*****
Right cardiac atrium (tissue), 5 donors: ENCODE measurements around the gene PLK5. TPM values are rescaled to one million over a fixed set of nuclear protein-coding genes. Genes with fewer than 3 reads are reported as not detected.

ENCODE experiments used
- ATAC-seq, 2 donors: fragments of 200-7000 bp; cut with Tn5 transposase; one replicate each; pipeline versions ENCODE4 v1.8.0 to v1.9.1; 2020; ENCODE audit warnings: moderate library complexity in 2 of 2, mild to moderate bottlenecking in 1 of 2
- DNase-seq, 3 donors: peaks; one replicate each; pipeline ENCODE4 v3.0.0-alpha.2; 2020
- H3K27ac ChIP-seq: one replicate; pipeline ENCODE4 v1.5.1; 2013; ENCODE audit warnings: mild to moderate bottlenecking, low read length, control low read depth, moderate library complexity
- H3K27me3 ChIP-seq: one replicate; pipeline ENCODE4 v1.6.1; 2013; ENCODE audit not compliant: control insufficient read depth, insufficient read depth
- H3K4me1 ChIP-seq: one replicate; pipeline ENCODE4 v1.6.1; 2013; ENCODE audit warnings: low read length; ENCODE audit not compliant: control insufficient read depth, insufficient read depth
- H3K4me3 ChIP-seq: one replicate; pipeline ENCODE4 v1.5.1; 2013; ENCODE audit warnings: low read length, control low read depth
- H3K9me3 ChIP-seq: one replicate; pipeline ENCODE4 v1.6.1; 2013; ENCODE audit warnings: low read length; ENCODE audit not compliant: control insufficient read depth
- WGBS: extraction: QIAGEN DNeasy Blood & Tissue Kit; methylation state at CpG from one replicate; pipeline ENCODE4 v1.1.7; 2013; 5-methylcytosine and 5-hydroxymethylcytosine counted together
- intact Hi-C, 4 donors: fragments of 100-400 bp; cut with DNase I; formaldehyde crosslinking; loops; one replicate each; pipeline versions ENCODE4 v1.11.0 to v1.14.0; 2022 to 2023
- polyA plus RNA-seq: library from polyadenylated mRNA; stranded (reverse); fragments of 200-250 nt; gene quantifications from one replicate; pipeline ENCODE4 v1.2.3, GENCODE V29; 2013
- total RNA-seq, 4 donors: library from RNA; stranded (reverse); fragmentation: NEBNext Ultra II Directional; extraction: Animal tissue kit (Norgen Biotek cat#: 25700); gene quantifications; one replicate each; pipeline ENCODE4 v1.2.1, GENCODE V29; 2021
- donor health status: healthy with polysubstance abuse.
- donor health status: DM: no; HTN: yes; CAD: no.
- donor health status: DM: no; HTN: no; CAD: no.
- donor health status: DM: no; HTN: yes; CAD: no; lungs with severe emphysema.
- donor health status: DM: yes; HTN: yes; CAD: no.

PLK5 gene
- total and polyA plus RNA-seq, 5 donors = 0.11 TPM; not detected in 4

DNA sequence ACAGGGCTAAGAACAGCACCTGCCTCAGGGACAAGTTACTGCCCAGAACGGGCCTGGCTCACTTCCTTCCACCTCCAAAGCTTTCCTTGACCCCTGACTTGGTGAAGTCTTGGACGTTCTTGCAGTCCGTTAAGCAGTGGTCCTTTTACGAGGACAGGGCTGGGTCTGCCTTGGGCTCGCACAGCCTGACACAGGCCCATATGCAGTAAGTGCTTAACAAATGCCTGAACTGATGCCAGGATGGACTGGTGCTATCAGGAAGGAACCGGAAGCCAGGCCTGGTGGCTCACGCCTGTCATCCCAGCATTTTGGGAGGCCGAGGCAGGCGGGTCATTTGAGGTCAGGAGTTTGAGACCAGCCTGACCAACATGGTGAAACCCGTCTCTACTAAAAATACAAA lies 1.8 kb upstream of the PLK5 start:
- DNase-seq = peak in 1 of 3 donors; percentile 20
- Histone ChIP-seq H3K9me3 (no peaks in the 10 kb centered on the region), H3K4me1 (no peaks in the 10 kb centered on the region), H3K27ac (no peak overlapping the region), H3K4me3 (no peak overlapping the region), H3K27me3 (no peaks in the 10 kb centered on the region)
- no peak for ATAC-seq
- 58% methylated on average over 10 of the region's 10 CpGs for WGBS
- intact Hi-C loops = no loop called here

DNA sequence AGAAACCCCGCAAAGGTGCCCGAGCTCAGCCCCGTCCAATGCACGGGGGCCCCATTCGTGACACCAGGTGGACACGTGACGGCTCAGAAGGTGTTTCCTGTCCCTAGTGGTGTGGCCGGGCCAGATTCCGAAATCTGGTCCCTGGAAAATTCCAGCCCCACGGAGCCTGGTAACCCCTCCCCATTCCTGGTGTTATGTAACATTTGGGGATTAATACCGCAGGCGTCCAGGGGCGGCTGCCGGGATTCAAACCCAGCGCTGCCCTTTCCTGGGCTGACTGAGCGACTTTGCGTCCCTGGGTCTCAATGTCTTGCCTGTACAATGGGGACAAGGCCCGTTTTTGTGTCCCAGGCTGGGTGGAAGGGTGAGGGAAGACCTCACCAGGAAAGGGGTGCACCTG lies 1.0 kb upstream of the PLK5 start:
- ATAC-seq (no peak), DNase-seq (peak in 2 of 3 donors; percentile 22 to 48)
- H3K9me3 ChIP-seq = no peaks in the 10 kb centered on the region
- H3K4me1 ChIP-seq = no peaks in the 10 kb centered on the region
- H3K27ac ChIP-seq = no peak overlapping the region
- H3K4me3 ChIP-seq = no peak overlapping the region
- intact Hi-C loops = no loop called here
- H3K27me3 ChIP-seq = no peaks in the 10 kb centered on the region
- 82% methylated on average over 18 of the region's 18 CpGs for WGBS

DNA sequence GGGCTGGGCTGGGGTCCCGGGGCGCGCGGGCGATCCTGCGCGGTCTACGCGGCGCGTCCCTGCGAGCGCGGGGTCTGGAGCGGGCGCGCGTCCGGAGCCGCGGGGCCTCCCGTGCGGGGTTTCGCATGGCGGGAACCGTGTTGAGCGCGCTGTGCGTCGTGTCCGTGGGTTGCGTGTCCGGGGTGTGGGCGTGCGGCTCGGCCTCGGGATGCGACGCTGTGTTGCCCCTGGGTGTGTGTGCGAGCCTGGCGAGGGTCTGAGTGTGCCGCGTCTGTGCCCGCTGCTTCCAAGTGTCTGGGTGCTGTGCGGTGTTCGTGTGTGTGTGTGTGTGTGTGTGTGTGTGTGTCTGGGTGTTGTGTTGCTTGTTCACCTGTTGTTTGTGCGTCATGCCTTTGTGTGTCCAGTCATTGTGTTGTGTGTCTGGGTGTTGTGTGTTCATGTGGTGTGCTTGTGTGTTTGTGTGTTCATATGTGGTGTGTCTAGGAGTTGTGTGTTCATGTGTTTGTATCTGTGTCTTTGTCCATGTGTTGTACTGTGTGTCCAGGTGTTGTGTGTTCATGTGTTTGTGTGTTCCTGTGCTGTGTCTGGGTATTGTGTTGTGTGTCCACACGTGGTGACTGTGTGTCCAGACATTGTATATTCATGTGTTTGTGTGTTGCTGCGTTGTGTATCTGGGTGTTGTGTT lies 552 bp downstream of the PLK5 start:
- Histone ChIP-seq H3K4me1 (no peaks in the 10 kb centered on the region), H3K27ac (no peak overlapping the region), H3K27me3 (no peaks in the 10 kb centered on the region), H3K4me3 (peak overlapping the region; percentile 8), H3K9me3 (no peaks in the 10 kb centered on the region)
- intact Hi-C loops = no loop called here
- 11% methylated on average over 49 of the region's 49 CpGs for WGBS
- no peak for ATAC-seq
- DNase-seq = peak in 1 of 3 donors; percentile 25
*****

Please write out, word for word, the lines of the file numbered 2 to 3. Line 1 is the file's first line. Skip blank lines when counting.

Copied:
ENCODE experiments used
- ATAC-seq, 2 donors: fragments of 200-7000 bp; cut with Tn5 transposase; one replicate each; pipeline versions ENCODE4 v1.8.0 to v1.9.1; 2020; ENCODE audit warnings: moderate library complexity in 2 of 2, mild to moderate bottlenecking in 1 of 2